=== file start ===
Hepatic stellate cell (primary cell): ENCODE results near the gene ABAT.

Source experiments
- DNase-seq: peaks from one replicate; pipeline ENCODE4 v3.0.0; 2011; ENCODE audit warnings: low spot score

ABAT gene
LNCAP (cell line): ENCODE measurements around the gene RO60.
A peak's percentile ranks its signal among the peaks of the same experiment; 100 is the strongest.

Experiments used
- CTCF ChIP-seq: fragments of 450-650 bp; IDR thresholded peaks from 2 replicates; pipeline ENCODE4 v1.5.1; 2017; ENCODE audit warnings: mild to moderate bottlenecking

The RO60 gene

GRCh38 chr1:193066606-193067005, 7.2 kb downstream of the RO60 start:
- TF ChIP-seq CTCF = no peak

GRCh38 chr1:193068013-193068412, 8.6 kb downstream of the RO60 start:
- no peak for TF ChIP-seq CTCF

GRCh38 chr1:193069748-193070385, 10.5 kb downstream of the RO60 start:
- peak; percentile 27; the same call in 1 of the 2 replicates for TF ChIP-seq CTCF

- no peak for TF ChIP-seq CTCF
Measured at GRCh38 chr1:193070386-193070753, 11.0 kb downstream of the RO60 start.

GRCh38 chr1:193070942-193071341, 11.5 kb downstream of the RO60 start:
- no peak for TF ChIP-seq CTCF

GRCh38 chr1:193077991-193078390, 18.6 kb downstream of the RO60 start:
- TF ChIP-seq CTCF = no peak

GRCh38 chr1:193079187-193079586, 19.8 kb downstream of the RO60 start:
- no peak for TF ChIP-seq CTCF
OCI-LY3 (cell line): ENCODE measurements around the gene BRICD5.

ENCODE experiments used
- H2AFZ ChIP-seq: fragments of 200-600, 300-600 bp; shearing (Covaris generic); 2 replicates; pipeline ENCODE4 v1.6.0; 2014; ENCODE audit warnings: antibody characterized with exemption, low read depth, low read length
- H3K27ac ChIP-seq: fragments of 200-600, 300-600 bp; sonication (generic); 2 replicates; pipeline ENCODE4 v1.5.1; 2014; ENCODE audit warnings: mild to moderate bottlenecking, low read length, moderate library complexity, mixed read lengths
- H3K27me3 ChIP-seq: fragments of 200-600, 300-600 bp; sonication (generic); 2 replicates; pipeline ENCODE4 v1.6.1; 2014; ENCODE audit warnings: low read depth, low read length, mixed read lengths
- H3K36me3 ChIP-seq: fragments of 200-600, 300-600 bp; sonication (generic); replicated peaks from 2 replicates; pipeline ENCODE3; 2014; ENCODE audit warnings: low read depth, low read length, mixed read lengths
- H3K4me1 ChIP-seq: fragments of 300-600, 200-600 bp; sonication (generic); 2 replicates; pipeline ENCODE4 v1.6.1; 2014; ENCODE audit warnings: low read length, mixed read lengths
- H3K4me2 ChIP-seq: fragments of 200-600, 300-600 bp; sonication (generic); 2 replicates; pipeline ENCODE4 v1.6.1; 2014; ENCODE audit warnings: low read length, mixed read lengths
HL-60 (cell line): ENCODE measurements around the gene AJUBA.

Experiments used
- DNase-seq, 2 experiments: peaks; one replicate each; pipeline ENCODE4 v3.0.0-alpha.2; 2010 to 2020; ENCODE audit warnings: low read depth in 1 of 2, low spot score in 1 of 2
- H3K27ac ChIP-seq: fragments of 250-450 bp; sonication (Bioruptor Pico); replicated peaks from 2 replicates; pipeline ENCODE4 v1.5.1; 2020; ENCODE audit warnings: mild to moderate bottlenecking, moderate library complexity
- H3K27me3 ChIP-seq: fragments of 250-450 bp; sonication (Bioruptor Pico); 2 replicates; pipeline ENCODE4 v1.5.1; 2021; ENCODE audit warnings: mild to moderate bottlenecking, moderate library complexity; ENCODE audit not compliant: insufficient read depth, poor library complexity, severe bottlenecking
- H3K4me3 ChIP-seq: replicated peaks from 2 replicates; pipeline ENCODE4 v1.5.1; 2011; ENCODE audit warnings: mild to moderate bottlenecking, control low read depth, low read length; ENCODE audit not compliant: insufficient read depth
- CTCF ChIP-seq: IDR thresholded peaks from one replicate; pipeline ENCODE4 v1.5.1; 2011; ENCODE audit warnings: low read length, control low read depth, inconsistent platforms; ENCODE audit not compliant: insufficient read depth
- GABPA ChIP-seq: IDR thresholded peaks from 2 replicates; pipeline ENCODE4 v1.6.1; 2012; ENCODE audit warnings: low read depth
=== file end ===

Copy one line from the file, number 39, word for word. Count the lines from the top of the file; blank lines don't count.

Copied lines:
- GABPA ChIP-seq: IDR thresholded peaks from 2 replicates; pipeline ENCODE4 v1.6.1; 2012; ENCODE audit warnings: low read depth